How Your Diet Impacts Your Gut Health

How Your Diet Impacts Your Gut Health

What you eat plays a huge role in indicating what kind of microbes live in your gut and how diverse your gut microbiome could be. Because of this, your food preferences, the lifestyle choices you make, and other external factors like your genetics create a collection of bacteria in your gut microbiome that is truly unique to you! 

Why is it important to have a diversity of microbes in your gut?

According to the Havard School of Public Health, "your gut is a major site of immune activity and the production of antimicrobial proteins." Therefore, your diet is a major contributor to determine what kind of microbes live there. Researchers have found that a diet high in fruits, vegetables, whole grains, and legumes supports the growth and maintenance of beneficial bacteria in our gut. These beneficial bacteria can also play key roles in how our bodies function like stimulate immune cell activity, reduce inflammation, and impact our overall mood. 

A registered dietician, Christina Brockett, goes into further detail about what kinds of diet can promote the production of beneficial bacteria in our gut. She compares the Western diet to a more traditional rural diet to show how our food preferences can affect the changes to our gut microbiome.

Video Transcript

Dietary intake is something a lot of people take for granted. In fact, those that consume the western diet, something that is very rich in refined carbohydrates, animal protein, saturated fat, and sugar tend to have more negative outcomes. Additionally, what they find is there is also a negative outcome on our gut microbiome.

Whereas, if you look at people that are consuming a diet high in plant-based proteins and materials, especially vegetables like your cruciferous vegetables or things rich in polyphenols like green tea or your berries, they tend to have healthier outcomes and a healthier gut microbiome.

What is really fascinating about this is that they have looked at people that consume a standard western diet against people that consume a more traditional rural intake. What they have found is those that who are consuming this traditional rural intake tend to be healthier. In fact, they don't have the disease states that people that are consuming the Western diet have. Food has an amazing ability to affect not only health outcomes, but the outcome of the gut microbiome.

So what do you need to eat to support a healthy gut microbiome and bacterial growth?

It's actually pretty simple. The first thing that you should focus on is your fruits. The next thing you can focus on is a variety of vegetables with an array and rainbow of color. Next, we've got a plant-based protein source, such as tofu or your beans, the other area of focus is polyphenols, such as those found in green tea or berries. The next area is focusing on unrefined versus refined grains such as those found in oats or those found in brown rice. All of these elements together can help support the growth and development of your microbiome. They've actually done studies when they've looked at people that increase consumption of fruits and vegetables, and they start to see changes in their gut microbiome in as little as five days.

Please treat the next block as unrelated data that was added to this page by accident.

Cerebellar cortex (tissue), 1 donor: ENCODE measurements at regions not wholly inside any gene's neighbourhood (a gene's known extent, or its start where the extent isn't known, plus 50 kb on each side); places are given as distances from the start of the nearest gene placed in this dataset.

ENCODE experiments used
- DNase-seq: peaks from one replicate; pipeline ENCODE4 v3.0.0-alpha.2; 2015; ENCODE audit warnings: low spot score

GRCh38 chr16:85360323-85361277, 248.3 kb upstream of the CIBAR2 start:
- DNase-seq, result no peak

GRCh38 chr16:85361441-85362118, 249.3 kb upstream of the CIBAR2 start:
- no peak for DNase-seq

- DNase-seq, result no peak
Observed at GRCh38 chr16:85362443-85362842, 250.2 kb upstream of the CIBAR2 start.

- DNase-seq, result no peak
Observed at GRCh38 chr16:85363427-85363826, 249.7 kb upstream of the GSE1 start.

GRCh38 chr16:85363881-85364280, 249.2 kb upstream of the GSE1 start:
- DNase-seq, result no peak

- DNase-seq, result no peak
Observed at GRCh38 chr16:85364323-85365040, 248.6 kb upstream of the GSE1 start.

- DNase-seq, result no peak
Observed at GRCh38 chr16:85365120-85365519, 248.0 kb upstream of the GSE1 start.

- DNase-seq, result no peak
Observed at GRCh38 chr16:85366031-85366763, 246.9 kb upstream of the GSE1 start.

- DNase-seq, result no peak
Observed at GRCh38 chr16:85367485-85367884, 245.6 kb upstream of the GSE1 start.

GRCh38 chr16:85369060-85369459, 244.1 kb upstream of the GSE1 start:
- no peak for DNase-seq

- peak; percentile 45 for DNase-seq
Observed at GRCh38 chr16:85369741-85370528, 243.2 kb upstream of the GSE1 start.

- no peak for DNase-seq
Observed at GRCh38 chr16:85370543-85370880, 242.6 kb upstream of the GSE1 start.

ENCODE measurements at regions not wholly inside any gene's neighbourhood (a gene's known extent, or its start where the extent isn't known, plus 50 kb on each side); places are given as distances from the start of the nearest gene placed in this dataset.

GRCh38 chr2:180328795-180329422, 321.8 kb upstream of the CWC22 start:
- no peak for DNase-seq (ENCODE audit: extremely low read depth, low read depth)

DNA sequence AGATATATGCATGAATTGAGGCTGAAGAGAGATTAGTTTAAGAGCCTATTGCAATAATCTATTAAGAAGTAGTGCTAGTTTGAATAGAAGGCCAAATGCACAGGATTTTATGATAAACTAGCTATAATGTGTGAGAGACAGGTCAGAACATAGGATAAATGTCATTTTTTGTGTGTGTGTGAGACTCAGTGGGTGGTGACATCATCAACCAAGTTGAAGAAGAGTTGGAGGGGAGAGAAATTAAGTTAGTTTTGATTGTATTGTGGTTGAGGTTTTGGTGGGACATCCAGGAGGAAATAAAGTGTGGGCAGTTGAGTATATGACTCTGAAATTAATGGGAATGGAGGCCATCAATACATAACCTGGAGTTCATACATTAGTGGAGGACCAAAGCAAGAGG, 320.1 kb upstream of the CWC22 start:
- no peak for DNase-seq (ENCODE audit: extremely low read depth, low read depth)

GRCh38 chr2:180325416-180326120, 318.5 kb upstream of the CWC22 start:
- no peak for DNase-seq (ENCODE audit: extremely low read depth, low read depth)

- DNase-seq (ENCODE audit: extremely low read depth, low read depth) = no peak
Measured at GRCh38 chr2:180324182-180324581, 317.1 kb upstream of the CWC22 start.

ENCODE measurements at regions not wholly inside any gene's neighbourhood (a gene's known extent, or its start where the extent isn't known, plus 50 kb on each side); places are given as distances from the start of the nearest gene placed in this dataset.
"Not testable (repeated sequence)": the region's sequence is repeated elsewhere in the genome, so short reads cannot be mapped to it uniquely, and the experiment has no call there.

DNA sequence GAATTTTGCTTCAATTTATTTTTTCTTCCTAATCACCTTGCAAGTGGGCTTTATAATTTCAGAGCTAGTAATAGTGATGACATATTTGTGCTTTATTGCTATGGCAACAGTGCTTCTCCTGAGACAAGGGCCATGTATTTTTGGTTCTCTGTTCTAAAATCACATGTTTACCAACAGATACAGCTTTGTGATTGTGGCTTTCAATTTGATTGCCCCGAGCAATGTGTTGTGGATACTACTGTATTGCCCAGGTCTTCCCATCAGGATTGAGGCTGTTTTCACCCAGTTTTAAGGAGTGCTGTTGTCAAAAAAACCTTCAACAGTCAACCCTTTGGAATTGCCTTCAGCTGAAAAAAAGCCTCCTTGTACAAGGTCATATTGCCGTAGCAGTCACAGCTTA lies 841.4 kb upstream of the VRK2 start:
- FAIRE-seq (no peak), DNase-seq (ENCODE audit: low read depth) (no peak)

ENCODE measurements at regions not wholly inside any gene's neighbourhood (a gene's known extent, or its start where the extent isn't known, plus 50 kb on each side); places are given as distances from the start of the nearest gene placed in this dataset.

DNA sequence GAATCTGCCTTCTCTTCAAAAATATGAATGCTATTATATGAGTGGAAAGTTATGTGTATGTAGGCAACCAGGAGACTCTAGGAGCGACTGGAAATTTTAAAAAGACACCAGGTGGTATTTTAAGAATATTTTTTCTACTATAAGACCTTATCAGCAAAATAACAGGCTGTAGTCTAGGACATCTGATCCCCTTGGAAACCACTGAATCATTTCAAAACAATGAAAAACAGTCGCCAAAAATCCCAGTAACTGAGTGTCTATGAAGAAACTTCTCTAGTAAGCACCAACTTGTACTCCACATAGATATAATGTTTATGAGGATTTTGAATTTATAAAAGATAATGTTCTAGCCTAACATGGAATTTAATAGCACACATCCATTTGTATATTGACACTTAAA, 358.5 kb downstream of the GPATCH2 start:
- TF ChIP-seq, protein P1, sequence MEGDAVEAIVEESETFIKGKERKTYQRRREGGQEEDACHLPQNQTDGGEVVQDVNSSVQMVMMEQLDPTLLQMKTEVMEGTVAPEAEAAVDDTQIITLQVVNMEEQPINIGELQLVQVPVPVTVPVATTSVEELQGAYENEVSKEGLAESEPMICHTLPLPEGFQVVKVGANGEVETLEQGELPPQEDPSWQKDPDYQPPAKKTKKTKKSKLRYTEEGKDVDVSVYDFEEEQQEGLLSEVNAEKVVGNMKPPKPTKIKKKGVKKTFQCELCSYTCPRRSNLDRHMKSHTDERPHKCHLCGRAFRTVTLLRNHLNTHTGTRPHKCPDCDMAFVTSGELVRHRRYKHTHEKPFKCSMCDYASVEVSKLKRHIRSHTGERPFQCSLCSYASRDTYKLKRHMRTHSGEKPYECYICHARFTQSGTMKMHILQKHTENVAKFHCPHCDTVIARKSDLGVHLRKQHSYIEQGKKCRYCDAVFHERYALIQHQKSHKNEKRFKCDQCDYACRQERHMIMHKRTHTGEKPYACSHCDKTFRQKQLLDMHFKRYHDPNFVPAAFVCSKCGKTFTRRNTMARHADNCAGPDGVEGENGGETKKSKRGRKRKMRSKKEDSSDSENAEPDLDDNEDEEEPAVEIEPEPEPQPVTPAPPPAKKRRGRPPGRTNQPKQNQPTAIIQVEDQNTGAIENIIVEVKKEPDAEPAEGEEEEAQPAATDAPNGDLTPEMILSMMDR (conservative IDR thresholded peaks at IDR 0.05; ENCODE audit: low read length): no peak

As you can see, everything you eat affects your gut microbiome. Now, think a moment about the diets that you may or may not have partaken in, those which might restrict one macronutrient, a protein, a fat, or a carbohydrate at the expense of another. I've got news for you. Those changes also affect the microbiome.  Additionally, what they have found is when people lose weight, that affects the microbiome. But what is even more important is whether or not someone is eating an abundance of things like your vegetables versus things like high levels of saturated fats. So it's not just what you eat, it is also the quantity of these elements that you eat that becomes the driver for a healthy gut microbiome.

This is where an at-home testing kit like Psomagen's GutBiome+ is incredibly useful. With the kit, you get a report that gives you insight into the foods you are eating and areas where you can improve. It also gives you insight into those macronutrients; the proteins, the fats, the carbohydrates. What you are really looking for then is to gain an understanding is how your particular diet is working for or against you on your health journey.